Man Cave

Insulation & Electrics

Having made a complete building I can now say with some certainty that there is nothing more dull than installing insulation board.  It was so boring that completely insulating the man cave took about 3 months of doing small bits at a time, then doing anything else just to avoid insulating.

Insulation board is really expensive stuff, but if you scour the likes of Gumtree you can usually find excess board from other peoples building projects being sold off for cheap, or even salvaged board from walls that have been pulled down (typically in a more grotty state). So it was with the man cave – I’d picked up some brand new board for a decent price but could only find 25mm thick boards. With 63mm studs I’d ideally have liked 60mm insulation board – but two layers of 25mm would work.  Of course installing two layers literally made the task twice as boring.

The board can be sliced with a stanley knife then snapped cleanly.  You want the fit to be tight and any gaps I had were stuffed with offcuts and slivers of the stuff.  The whole thing was taped down with aluminium tape – keeping the board in place and forming a vapour barrier between the insides and the wooden structure (basically this means when I breathe in the shed, I won’t cause the wood to get damp.

Apart from that, what can I write about a process that involves measuring gaps, cutting board and pushing it in to place?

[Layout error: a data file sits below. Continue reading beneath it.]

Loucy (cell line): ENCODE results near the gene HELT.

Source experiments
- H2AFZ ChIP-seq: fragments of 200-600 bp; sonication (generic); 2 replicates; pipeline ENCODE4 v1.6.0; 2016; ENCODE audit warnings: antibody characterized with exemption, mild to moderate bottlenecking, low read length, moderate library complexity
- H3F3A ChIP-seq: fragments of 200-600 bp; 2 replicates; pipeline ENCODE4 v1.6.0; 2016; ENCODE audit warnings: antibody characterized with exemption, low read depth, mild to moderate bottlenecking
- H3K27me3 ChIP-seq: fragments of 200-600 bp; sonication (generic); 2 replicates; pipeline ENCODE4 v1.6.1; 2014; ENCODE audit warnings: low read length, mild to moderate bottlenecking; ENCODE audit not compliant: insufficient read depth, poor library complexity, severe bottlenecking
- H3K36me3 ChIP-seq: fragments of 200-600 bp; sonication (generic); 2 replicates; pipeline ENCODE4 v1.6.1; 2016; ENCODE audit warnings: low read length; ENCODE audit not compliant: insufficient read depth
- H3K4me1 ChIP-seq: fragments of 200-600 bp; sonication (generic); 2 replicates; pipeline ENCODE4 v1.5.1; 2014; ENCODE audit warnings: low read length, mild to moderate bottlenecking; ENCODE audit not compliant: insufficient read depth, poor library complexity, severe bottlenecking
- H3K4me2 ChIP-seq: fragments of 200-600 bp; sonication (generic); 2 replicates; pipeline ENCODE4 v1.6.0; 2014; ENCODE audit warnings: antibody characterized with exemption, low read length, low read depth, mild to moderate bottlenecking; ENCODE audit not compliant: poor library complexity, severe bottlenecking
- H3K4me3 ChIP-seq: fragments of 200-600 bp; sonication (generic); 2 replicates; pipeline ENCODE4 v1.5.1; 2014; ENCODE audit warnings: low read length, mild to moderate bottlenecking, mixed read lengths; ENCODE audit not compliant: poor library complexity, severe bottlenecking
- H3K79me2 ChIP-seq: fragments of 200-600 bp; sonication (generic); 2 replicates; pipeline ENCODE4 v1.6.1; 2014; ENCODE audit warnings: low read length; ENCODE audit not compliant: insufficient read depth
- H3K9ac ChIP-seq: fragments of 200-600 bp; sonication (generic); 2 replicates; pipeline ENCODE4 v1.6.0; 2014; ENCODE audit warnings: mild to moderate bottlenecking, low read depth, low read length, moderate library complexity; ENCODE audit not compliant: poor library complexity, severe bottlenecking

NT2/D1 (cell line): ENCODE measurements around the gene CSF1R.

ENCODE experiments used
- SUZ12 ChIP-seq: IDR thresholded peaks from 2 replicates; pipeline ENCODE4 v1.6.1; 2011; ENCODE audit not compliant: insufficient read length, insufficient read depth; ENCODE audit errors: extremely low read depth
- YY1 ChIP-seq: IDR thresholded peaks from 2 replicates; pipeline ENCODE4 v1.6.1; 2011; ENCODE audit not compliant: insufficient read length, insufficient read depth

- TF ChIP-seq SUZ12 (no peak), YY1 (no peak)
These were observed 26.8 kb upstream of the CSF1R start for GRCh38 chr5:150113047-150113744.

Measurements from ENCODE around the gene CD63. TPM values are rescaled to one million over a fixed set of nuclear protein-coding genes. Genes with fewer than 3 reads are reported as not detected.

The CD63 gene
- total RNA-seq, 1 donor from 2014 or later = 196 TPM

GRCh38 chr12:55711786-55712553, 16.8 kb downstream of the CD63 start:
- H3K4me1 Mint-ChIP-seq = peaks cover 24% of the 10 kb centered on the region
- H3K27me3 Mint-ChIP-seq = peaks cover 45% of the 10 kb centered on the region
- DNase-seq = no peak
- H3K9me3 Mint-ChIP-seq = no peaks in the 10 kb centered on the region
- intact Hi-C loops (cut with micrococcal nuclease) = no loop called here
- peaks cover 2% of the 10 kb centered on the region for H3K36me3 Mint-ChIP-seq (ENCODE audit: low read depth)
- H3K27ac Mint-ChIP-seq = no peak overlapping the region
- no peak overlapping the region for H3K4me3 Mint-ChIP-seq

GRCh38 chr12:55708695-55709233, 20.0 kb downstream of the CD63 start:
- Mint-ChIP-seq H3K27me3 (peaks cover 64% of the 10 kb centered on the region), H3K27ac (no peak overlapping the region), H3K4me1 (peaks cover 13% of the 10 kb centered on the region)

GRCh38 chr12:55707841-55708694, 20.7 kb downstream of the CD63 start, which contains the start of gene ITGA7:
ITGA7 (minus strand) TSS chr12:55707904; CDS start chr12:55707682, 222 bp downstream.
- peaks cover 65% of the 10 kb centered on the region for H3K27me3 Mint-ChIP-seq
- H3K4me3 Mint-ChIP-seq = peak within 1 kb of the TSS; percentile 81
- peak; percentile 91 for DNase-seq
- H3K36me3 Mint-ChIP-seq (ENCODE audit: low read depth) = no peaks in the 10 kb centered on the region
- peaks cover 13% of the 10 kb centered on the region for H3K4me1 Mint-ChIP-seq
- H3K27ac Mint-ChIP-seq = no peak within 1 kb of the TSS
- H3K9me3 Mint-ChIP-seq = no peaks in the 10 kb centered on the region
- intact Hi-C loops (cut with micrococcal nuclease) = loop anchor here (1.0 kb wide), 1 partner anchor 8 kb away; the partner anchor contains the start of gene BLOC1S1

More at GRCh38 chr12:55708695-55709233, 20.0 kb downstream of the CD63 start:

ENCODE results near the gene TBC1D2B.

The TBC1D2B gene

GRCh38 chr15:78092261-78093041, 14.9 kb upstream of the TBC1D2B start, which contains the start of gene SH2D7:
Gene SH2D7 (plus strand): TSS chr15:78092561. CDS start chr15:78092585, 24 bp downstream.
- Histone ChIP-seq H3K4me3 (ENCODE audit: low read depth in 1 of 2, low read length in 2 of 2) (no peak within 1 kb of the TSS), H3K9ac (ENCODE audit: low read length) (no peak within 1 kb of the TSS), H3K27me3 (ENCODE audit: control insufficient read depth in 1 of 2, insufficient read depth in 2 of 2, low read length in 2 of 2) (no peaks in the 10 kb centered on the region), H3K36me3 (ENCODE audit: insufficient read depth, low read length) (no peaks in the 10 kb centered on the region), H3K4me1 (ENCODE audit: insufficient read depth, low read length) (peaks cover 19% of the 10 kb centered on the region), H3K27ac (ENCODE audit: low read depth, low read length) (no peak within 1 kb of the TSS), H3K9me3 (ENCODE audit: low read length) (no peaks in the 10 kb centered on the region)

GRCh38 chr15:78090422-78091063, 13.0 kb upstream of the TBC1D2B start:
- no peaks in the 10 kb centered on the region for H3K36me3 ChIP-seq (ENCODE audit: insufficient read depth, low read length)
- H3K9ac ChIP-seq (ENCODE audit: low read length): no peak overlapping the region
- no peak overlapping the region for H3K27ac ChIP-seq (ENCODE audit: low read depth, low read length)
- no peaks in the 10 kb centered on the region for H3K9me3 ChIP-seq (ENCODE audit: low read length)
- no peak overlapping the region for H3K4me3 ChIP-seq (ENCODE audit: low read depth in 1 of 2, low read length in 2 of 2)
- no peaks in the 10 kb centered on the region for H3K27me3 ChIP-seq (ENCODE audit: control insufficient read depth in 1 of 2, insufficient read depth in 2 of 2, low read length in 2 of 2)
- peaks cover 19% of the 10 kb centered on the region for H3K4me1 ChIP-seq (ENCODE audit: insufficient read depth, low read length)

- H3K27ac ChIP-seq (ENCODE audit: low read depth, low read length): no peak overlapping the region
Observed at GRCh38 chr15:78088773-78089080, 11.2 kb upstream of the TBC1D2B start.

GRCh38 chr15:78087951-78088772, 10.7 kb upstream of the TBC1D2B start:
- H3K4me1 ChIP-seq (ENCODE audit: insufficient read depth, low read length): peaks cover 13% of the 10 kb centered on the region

Things definitely got more interesting when it came to the right hand wall. This is where my work area will be and where the power supply will enter the shed from the house.  I spent a considerable amount of time learning about circuit design and thinking about my needs before engaging an electrician – partly because I wanted to be sure what I was asking for and partly because if I planned the circuits in advance I could embed them in trunking in the wall, cutting slots in the insulation to recieve the trunking and the boxes for the sockets and light switches.

The use of trunking in the wall is not strictly necessary, it’s more often used on the surface of a wall to keep cables hidden away.  But I felt it would make the installation of plasterboard later on much easier if the cabling was all tucked away.


I’m using 9mm plasterboard as the internal wall surface. This is light, very easy to cut and install, and ready to paint.  like insulation board, you can cut it neatly by scoring and snapping.  Cutting holes for sockets is almost as straight forward – deeply score the outline on both sides, then knock the hole out.  Here’s some of the plasterboard going up, with one of the under desk sockets installed.

Soon I had an electrician around who ran an armoured cable along the garden wall and into the house, completed and tested all my circuits in the man cave and wired everything up to the main house consumer unit.  I have a small garage consumer unit in the man cave itself, and the armoured cable comes up from below the man cave through the floor and into that.  There is then a ring circuit of 3 double sockets, one of which is at shelf height for things like computer monitors and has an integrated USB port and a wifi-booster (which does actually seem to work quite well, pushing the house wifi from 2 bars to 3 bars.  The power for the lights branches just before the double light switch, with the left switch controlling the indoor light and the right switch the outdoor soffit lights. Both switches are wired in line.

The indoor light is a fantastic LED striplight from Screwfix. Very bright, very white. You’d be forgiven for thinking it’s not day time when you’re in there with it on.

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